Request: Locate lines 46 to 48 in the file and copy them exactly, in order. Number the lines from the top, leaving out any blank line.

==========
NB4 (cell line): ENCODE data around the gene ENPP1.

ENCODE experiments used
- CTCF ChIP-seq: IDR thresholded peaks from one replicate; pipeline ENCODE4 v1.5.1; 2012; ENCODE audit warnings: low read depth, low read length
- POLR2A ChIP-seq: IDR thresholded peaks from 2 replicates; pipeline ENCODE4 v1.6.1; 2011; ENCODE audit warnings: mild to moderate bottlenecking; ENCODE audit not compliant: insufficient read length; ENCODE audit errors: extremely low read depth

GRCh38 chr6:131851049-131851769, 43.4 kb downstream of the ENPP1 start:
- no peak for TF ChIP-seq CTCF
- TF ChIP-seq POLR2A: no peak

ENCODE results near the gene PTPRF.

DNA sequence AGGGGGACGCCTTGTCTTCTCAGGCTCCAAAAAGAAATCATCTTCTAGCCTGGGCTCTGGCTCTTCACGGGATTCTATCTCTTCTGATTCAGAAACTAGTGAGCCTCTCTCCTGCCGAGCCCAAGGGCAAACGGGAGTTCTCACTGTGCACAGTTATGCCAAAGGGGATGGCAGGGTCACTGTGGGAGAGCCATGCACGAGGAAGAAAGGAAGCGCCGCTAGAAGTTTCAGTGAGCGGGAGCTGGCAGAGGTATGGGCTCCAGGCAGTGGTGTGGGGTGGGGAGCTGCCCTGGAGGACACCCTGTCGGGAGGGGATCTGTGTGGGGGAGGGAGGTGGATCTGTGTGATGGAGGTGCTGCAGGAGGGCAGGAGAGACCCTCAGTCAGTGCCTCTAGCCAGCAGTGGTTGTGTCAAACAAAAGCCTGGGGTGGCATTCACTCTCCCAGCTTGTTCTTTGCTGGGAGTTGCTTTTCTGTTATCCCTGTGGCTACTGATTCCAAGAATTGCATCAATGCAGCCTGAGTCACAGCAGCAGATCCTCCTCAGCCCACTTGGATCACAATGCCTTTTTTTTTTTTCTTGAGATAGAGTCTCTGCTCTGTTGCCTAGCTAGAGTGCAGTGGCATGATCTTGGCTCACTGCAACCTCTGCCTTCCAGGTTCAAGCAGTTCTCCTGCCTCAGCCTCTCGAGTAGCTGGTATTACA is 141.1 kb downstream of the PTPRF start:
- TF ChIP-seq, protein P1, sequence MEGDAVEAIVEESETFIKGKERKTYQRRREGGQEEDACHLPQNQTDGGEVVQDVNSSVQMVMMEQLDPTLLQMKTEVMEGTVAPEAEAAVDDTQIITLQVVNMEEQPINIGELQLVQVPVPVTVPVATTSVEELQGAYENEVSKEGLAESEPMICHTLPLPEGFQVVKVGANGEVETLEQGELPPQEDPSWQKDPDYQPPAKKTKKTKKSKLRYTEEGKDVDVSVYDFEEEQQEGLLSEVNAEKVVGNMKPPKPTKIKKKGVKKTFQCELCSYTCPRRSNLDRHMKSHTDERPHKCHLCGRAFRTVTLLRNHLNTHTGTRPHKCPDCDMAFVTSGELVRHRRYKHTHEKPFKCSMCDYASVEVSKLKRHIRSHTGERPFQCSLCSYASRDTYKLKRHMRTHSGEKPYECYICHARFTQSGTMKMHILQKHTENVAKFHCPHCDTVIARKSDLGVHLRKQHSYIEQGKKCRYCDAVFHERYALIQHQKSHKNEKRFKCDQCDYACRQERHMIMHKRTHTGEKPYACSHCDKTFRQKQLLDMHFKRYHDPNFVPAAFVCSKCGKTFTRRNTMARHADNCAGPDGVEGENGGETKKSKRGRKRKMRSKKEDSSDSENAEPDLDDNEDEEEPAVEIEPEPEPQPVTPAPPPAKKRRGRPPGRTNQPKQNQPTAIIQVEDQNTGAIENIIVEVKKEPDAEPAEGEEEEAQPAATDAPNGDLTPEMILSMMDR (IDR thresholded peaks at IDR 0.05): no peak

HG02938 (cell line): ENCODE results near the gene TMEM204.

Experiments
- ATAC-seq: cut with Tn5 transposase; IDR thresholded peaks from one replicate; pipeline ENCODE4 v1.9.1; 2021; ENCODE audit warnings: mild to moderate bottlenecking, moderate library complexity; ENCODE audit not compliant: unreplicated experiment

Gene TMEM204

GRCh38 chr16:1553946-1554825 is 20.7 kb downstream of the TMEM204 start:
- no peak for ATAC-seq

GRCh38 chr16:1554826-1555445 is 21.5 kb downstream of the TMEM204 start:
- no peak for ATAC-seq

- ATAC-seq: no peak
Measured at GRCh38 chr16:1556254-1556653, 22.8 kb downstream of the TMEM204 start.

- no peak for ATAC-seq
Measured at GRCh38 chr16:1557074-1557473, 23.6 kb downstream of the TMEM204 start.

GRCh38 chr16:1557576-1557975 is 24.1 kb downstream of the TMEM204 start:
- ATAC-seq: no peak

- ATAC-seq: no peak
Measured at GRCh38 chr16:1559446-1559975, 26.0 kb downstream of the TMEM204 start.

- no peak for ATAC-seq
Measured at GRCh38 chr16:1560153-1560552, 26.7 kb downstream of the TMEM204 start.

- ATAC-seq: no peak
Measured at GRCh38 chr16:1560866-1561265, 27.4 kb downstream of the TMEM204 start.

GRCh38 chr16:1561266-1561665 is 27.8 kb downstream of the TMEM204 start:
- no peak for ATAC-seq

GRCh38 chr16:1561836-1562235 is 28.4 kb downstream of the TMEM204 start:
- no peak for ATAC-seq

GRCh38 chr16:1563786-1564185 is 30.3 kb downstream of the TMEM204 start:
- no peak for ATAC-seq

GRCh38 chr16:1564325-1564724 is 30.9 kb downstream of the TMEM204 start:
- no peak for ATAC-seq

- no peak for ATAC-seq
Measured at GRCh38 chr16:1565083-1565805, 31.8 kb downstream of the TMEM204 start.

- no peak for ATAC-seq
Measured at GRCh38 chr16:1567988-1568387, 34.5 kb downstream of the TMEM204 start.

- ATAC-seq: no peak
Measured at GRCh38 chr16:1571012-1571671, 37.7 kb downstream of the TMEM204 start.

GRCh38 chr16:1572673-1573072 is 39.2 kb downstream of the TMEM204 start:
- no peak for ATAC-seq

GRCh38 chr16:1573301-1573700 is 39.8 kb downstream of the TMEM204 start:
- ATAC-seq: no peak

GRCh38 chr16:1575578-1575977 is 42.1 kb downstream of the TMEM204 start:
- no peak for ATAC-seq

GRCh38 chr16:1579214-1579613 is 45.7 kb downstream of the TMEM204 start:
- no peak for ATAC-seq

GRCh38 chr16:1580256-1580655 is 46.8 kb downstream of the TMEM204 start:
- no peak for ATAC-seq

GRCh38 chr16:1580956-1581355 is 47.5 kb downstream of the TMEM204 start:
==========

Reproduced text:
- no peak for ATAC-seq

GRCh38 chr16:1573301-1573700 is 39.8 kb downstream of the TMEM204 start:
- ATAC-seq: no peak